” align=”left” size=”xlarge” nocrop=”true” clear=”true”]The entire GDP of Iran is $331Bn so almost half of that is oil money. If you ever wonder why Iraqi people are pissed off – their GDP is $65Bn and they pump 2.4M barrels a day, which at $90 times 365 days equals $78.8Bn so SOMEONE is getting ripped off in Iraq, don’t you think? Even Nigeria gets a better deal than Iraq does with a GDP of $173Bn and 2.2Mbd of oil pumped out daily. We’re still short oil – there is no shortage, just hype and speculation that will run its course. The question is, when?
Wen, is the question everyone needs to be asking as China’s last round of rate tightening, also spurred on by ridiculous rises in energy prices that the government was determined to put a lid on, was a trigger that collapsed the global economy in 2008. As you can see from the chart on the right, the last series of rate hikes took them from 6% to 7.5% in just over a year but, from their perspective, were not aggressive enough as oil soared to $140 a barrel in 2008 because Bush was giving away stimulus money as fast as China could remove it from the system.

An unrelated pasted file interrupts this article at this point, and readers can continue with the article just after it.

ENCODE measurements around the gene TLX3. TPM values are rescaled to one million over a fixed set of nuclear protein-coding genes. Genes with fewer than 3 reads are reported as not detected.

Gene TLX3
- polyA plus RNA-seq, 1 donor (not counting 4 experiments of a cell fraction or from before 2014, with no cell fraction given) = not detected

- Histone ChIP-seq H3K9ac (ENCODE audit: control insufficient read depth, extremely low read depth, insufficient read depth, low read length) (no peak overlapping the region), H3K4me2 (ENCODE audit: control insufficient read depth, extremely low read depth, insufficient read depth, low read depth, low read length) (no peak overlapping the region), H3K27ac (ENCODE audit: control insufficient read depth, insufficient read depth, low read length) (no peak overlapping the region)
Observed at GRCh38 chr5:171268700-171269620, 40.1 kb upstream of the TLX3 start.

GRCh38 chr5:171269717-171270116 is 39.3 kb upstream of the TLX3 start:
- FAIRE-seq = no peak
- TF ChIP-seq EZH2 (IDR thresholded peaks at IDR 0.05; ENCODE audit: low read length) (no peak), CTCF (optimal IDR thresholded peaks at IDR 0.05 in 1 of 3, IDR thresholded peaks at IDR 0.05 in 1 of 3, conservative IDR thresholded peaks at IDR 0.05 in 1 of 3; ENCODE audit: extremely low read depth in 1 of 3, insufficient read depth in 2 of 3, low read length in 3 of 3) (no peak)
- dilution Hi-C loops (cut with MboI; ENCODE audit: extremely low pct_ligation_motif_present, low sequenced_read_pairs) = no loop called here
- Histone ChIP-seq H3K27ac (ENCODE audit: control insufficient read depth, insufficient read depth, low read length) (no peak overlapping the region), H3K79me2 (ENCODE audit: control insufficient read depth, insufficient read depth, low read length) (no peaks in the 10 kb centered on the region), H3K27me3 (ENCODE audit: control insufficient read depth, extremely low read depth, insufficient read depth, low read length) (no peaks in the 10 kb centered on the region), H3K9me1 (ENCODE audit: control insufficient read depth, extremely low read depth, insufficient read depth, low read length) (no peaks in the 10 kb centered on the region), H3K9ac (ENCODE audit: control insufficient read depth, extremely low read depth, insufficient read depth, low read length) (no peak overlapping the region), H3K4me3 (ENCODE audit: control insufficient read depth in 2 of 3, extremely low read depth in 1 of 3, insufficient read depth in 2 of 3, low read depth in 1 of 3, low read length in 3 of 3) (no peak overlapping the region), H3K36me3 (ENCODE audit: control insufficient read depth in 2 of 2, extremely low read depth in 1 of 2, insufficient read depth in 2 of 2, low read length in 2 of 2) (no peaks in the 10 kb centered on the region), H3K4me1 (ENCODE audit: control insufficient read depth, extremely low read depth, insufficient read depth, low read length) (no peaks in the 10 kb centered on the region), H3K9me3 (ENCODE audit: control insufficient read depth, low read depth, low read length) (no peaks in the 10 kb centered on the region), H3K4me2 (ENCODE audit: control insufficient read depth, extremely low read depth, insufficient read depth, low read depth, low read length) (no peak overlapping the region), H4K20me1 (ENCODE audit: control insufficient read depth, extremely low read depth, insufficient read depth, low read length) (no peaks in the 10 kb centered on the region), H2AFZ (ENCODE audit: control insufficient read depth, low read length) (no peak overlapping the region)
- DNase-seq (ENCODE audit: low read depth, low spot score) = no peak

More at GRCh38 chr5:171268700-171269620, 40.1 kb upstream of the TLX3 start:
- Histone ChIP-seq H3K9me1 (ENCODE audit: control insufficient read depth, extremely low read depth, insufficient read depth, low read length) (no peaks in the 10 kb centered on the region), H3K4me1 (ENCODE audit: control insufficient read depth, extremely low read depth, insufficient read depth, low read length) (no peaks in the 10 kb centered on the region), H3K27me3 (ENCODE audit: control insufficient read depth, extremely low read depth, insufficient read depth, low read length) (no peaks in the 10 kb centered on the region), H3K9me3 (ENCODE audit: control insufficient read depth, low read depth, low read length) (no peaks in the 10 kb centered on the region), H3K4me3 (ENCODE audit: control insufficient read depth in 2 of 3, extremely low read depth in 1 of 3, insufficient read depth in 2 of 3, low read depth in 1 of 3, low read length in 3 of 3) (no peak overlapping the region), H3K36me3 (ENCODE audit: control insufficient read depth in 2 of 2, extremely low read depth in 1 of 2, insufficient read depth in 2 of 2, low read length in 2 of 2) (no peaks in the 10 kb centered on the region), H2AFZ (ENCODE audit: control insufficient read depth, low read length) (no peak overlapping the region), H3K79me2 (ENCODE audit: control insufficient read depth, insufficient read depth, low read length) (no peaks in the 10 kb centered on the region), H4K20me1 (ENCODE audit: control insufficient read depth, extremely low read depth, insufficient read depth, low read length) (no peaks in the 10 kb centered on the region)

Obama and the Bernanke have already teamed up for a $2Tn money drop in 2011 and that $20 that oil has risen since The Bernanke announce QE2 in September is $20 per barrel that China has to subsidise for their people, who pay a fixed rate. So take the $30Bn bonus that we’re shipping over to Iran and multiply that by about 4 and that’s what it costs the Chinese government to cover that extra $20 per barrel. Believe me, they DO NOT want to see $100, let alone $140 again, no matter how much CNBC, GS et al salivate over the possibility…